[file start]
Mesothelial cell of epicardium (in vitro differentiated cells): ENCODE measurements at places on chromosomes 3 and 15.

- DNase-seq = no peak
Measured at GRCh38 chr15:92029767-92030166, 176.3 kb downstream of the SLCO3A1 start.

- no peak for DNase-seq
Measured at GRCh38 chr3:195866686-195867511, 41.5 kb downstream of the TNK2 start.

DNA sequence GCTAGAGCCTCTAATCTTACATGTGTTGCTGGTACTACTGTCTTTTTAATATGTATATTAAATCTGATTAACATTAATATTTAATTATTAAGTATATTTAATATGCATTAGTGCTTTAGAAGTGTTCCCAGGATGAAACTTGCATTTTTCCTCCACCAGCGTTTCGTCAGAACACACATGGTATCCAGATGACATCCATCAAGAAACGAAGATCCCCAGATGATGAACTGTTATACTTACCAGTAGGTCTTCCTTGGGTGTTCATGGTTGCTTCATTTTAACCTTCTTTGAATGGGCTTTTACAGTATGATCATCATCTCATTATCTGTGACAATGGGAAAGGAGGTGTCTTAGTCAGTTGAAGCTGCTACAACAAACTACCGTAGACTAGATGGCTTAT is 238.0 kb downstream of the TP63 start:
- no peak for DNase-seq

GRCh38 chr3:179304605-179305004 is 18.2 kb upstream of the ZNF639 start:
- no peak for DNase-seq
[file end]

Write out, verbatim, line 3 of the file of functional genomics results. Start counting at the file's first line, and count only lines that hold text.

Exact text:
Measured at GRCh38 chr15:92029767-92030166, 176.3 kb downstream of the SLCO3A1 start.